The alien-looking fossils unearthed by a team of scientists co-led by Pomona College Professor of Geology Robert Gaines, are the subject of a new cover story in the latest issue of Science.
The article, “Cracking the Cambrian,” takes readers to Kootenay National Park in Canada and the fossil-rich sites that Gaines and the team discovered in 2012.
The sites are home to Burgess Shale fossil beds where more than ten thousand specimens, including unfamiliar and new animals, have already been found by the team. The animal fossils are from the Cambrian period, which saw a sudden explosion of animal life, and offer an increased understanding of early animal evolution on Earth.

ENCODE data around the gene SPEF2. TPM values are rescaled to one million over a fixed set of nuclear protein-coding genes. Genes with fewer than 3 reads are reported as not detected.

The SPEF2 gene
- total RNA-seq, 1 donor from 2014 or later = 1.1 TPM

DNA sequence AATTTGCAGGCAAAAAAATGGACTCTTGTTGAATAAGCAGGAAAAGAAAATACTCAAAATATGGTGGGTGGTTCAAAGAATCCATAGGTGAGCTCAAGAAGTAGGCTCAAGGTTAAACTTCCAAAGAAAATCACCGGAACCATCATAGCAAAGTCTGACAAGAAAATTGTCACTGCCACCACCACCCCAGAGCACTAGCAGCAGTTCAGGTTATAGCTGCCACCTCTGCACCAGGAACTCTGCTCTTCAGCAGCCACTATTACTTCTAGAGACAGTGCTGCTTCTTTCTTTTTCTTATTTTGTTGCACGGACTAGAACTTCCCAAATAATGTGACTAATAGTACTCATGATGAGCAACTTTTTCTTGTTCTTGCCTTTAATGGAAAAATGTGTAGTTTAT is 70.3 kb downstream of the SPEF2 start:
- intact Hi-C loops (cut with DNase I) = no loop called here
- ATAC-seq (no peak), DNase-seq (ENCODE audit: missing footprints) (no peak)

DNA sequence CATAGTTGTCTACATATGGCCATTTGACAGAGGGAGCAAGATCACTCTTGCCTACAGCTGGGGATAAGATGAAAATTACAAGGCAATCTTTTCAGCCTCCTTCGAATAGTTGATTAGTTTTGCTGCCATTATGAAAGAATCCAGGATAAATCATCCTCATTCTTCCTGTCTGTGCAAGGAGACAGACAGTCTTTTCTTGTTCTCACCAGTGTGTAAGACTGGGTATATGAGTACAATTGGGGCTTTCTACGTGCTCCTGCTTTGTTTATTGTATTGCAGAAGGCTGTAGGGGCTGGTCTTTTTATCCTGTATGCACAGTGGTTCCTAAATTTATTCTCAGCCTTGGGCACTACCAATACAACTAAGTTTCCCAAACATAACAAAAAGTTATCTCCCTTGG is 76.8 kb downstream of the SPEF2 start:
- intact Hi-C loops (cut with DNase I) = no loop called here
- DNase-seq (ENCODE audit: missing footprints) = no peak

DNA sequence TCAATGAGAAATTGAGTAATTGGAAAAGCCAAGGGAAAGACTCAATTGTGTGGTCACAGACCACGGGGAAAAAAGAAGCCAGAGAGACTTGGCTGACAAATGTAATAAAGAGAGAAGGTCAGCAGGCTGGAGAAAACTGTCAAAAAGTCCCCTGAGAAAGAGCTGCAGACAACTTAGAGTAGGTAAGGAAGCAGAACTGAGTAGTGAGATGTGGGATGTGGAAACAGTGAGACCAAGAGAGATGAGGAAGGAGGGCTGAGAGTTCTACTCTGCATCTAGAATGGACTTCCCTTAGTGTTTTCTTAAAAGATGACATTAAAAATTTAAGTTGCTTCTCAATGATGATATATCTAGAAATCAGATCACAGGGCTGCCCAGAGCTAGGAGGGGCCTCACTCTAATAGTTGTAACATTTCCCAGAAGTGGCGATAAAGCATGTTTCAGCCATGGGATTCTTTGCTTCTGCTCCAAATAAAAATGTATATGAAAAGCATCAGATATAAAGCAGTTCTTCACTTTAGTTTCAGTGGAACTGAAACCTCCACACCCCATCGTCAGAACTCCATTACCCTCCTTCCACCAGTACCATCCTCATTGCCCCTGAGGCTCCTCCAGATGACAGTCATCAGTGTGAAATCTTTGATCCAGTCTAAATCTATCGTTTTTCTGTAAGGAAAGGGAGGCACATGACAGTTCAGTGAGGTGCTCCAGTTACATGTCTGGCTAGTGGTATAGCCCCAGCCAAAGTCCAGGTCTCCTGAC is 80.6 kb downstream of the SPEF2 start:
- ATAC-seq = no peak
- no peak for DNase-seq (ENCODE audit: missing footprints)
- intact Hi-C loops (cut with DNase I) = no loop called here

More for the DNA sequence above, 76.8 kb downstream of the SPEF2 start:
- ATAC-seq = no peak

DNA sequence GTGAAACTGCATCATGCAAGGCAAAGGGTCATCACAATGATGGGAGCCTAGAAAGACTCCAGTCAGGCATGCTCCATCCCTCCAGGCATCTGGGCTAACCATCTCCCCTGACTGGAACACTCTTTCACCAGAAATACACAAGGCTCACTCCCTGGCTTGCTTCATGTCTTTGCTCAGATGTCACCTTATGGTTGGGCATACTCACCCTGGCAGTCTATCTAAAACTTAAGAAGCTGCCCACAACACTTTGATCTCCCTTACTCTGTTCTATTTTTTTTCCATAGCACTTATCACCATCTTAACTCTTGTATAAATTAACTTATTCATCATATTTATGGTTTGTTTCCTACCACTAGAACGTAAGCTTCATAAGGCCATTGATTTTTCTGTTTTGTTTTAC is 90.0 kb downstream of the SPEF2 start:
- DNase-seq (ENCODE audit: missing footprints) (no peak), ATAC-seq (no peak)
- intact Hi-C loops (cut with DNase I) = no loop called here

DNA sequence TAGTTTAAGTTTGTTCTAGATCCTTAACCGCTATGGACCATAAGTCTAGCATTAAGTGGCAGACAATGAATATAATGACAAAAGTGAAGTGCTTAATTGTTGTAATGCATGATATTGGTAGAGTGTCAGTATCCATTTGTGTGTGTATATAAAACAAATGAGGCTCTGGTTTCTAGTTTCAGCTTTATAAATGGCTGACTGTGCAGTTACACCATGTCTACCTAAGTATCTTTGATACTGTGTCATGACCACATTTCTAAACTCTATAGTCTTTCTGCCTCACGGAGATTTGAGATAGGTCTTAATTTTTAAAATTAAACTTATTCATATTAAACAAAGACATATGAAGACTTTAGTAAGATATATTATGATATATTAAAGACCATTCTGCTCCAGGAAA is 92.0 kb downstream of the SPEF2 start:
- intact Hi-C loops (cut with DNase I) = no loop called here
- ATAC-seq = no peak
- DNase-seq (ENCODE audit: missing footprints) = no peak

“More than 80 percent of diversity of life leaves no fossil record but here we have fossils that offer a remarkably complete picture during this ‘pop’ in evolutionary history,” says Gaines. The fossils, which show soft tissues, including eyes, muscle bands and gills, have been found along a 10-mile band of what was once sea floor, now located high in the Canadian Rockies.
The team of scientists includes Gaines, a geologist from Pomona; Jean-Bernard Caron, curator of invertebrate paleontology at the Royal Ontario Museum in Toronto; and paleontologist Cedric Aria of the Nanjing Institute of Geology and Paleontology in China; as well as a group of graduate students. Among them are recent Claremont Colleges graduates Ellie Ellis PI ’18, a current Watson Fellow, and Iris Holzer SC ’17 and Alex Lombardo CMC ’17, both graduate students at UC Davis.
Founded in 1880, Science is published weekly by the American Association for the Advancement of Science (AAAS), the world’s oldest and largest general science organization.